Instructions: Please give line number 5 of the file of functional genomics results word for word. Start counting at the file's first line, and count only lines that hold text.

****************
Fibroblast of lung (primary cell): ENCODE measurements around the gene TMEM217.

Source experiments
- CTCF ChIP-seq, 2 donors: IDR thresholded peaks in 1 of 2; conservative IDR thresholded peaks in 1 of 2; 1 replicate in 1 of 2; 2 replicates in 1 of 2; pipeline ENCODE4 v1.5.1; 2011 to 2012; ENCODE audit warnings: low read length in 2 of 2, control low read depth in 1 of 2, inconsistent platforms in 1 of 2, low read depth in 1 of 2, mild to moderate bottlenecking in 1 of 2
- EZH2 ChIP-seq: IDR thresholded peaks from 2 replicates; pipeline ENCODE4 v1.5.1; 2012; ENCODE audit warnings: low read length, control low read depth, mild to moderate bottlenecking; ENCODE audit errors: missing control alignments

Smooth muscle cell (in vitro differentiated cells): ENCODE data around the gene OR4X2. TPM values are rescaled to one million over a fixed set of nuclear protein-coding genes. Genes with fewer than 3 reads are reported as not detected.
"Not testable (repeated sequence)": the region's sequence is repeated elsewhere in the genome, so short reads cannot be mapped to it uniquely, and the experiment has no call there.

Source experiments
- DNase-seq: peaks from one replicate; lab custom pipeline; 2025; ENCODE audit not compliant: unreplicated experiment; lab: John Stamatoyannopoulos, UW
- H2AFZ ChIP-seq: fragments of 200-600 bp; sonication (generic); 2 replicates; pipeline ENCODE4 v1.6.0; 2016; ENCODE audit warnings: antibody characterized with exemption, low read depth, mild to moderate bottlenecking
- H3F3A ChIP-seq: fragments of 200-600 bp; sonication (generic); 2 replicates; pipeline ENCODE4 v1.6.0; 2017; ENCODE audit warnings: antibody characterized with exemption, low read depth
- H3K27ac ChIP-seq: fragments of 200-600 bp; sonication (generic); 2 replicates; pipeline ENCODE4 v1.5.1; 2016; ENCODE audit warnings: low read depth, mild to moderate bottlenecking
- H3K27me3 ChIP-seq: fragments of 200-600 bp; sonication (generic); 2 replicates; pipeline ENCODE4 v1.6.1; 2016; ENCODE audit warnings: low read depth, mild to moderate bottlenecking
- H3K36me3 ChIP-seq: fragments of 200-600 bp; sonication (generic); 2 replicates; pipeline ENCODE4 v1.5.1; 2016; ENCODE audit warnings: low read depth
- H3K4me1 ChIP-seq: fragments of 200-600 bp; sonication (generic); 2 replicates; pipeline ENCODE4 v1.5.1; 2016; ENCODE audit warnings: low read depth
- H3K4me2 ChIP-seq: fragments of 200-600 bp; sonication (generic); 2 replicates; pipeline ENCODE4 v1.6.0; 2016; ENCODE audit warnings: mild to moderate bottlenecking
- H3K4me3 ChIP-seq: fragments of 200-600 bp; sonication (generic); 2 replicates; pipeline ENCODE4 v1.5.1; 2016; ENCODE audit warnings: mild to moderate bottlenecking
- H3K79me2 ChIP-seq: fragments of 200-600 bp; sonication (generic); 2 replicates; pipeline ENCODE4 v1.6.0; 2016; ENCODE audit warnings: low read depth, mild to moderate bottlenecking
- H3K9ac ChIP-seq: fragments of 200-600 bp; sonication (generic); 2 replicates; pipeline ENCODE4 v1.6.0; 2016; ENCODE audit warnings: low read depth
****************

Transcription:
Smooth muscle cell (in vitro differentiated cells): ENCODE data around the gene OR4X2. TPM values are rescaled to one million over a fixed set of nuclear protein-coding genes. Genes with fewer than 3 reads are reported as not detected.